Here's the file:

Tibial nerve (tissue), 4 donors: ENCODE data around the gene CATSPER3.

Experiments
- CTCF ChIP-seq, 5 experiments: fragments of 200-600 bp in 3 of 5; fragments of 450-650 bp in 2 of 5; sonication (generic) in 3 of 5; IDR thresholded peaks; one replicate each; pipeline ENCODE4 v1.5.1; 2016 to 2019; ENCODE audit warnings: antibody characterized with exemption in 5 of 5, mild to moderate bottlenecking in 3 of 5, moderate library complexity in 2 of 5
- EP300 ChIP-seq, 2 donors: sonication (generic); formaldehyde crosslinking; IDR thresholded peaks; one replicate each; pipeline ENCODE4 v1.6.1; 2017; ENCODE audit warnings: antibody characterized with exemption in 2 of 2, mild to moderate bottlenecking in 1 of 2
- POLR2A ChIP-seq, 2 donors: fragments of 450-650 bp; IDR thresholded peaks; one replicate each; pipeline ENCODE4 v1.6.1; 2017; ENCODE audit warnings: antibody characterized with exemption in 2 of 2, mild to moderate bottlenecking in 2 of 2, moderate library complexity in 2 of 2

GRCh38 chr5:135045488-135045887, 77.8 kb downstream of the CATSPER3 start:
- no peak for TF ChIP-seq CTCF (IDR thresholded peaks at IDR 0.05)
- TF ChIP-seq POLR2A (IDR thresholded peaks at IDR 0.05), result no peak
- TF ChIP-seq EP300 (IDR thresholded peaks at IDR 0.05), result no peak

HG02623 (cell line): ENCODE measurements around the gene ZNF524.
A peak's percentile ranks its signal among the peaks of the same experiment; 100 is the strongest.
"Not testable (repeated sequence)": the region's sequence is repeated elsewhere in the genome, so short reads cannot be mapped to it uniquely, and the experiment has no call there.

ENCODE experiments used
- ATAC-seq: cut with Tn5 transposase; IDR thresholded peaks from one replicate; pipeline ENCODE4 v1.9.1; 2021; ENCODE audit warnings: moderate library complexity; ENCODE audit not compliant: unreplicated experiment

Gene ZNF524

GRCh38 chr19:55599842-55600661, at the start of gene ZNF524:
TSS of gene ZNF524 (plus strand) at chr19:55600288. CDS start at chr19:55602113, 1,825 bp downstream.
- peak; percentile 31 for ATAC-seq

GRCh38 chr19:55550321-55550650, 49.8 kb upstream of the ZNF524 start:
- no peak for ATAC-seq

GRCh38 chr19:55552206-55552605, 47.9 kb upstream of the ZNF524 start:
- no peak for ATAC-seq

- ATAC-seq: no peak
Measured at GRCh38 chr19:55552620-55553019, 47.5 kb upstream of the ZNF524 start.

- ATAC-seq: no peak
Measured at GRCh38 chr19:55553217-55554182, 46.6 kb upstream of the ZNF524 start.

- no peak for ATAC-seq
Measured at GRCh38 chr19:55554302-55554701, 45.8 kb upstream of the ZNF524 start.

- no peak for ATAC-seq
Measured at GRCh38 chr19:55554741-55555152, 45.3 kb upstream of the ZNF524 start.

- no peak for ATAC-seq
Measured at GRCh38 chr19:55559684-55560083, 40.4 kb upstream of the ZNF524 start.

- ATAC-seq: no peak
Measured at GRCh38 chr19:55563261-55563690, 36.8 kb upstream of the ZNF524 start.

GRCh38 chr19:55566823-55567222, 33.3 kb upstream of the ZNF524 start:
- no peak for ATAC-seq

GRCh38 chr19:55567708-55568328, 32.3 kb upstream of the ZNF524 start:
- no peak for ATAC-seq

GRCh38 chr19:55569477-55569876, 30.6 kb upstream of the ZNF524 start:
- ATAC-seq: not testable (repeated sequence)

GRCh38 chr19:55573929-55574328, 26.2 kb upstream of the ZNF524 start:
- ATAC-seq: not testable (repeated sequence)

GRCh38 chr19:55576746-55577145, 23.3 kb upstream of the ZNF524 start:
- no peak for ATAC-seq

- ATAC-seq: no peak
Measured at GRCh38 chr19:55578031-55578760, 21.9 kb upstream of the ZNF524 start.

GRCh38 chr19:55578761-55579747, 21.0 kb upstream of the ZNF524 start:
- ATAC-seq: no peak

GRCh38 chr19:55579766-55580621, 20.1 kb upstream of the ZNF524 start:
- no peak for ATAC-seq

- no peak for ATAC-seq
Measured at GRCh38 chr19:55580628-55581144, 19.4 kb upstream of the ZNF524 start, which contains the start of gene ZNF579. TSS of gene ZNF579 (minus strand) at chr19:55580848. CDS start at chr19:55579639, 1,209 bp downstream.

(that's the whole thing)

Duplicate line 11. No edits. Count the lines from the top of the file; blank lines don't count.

A peak's percentile ranks its signal among the peaks of the same experiment; 100 is the strongest.